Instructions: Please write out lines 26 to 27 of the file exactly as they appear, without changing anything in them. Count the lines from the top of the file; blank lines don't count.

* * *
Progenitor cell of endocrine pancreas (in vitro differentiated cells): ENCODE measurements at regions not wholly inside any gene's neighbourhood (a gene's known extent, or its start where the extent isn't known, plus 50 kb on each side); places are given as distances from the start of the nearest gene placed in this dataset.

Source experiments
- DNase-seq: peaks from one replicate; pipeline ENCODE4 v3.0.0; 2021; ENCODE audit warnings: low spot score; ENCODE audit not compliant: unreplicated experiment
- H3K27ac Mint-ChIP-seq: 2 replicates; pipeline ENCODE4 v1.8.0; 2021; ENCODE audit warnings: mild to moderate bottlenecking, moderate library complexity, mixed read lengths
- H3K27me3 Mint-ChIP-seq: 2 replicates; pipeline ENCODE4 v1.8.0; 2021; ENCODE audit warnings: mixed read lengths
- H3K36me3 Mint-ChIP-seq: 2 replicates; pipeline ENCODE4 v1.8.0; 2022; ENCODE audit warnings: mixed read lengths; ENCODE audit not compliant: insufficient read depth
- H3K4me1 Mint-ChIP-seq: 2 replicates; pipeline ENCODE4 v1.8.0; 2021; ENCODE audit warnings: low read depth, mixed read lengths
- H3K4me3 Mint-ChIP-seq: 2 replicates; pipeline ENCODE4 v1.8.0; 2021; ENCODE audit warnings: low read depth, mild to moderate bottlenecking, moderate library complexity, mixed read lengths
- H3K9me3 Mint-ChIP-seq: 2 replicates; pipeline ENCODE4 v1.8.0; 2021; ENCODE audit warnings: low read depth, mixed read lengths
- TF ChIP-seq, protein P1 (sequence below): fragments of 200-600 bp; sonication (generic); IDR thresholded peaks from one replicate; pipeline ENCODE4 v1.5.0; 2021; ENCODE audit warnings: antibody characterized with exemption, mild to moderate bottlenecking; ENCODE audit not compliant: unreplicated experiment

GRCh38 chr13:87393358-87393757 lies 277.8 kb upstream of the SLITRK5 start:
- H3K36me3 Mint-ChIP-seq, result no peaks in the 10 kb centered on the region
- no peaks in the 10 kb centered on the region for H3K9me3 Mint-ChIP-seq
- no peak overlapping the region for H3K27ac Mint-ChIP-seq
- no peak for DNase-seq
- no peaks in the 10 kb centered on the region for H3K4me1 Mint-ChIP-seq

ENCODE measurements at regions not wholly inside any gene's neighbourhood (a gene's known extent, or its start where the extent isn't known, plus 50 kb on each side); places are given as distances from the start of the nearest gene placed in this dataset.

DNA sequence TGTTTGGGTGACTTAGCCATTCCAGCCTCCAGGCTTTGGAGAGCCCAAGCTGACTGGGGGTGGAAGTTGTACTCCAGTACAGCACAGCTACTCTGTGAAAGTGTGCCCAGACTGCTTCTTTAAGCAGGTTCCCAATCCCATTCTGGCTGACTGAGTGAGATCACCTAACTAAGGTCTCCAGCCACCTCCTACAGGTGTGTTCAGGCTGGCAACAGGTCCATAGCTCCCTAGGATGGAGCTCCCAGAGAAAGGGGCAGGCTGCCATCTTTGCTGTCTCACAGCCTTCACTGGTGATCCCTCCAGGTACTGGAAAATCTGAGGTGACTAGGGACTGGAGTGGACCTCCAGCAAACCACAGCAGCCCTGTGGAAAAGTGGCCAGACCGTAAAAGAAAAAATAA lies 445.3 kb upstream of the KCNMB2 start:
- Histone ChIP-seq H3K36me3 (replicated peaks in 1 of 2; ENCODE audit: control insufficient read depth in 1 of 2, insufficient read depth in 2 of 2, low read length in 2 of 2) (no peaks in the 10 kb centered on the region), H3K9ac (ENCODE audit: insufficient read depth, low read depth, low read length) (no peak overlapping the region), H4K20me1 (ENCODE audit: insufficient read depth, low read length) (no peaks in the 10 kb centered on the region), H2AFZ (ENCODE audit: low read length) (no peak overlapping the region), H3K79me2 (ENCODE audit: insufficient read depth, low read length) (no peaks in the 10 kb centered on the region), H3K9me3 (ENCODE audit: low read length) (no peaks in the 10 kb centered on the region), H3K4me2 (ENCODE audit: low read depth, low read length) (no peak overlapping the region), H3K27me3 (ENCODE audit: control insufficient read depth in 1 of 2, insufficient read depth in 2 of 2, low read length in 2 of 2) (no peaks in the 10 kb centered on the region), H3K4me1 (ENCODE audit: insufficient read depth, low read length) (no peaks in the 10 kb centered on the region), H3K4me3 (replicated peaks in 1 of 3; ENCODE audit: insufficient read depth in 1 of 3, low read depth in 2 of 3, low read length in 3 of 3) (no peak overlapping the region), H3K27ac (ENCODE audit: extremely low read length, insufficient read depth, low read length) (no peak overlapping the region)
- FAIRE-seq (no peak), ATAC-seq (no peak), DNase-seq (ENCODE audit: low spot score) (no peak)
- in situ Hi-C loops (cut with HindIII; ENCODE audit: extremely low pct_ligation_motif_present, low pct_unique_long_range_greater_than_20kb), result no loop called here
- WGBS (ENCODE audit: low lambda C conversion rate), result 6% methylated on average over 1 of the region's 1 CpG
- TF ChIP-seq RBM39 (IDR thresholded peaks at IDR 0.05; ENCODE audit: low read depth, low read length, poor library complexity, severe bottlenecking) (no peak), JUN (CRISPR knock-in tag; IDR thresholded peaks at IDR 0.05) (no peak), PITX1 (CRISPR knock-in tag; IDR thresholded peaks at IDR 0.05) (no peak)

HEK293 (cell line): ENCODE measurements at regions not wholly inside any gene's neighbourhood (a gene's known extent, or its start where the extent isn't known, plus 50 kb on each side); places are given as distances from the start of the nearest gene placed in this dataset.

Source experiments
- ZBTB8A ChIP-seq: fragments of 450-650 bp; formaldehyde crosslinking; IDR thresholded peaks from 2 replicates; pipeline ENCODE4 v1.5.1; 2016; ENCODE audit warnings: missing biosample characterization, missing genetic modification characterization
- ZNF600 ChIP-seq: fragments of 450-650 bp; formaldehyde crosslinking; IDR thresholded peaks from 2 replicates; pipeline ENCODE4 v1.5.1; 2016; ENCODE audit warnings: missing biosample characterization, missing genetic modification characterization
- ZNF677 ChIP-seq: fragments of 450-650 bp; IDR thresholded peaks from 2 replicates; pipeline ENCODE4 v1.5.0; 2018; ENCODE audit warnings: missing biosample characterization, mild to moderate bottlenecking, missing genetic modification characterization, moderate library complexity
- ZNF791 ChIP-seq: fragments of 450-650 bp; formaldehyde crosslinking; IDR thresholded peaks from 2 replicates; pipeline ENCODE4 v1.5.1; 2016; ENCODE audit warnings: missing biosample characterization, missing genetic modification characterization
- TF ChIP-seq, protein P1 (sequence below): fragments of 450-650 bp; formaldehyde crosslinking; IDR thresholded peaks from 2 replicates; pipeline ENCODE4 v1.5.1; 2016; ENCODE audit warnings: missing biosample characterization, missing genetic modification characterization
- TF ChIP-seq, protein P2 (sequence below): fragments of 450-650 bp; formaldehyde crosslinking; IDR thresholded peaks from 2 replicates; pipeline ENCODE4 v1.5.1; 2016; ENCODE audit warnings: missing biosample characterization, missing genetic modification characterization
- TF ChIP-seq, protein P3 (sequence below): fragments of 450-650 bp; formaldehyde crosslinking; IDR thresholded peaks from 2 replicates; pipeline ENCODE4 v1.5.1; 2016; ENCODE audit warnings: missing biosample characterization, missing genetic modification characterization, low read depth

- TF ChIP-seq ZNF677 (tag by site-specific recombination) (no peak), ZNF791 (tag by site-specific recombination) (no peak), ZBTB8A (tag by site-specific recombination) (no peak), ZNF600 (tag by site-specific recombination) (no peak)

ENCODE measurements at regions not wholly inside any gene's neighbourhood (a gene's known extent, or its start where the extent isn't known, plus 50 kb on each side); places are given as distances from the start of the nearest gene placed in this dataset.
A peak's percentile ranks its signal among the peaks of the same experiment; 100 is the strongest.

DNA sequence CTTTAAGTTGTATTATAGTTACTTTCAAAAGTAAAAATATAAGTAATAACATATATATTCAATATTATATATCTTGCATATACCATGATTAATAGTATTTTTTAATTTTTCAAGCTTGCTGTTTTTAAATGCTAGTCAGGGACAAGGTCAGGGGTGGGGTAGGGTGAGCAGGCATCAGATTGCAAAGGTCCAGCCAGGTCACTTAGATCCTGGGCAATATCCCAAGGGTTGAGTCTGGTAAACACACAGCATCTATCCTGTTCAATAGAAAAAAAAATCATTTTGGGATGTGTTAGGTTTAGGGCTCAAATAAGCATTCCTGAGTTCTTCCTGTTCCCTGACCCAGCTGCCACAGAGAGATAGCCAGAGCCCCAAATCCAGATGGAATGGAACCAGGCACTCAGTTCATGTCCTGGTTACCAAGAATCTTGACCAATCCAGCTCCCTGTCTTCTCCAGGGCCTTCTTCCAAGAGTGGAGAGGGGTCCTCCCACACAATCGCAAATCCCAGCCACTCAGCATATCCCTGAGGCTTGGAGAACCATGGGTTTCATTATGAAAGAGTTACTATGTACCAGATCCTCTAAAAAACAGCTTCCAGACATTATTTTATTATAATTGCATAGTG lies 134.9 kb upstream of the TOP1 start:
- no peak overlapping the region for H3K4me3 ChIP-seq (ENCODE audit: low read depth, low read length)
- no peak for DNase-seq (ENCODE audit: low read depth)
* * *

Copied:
- ZBTB8A ChIP-seq: fragments of 450-650 bp; formaldehyde crosslinking; IDR thresholded peaks from 2 replicates; pipeline ENCODE4 v1.5.1; 2016; ENCODE audit warnings: missing biosample characterization, missing genetic modification characterization
- ZNF600 ChIP-seq: fragments of 450-650 bp; formaldehyde crosslinking; IDR thresholded peaks from 2 replicates; pipeline ENCODE4 v1.5.1; 2016; ENCODE audit warnings: missing biosample characterization, missing genetic modification characterization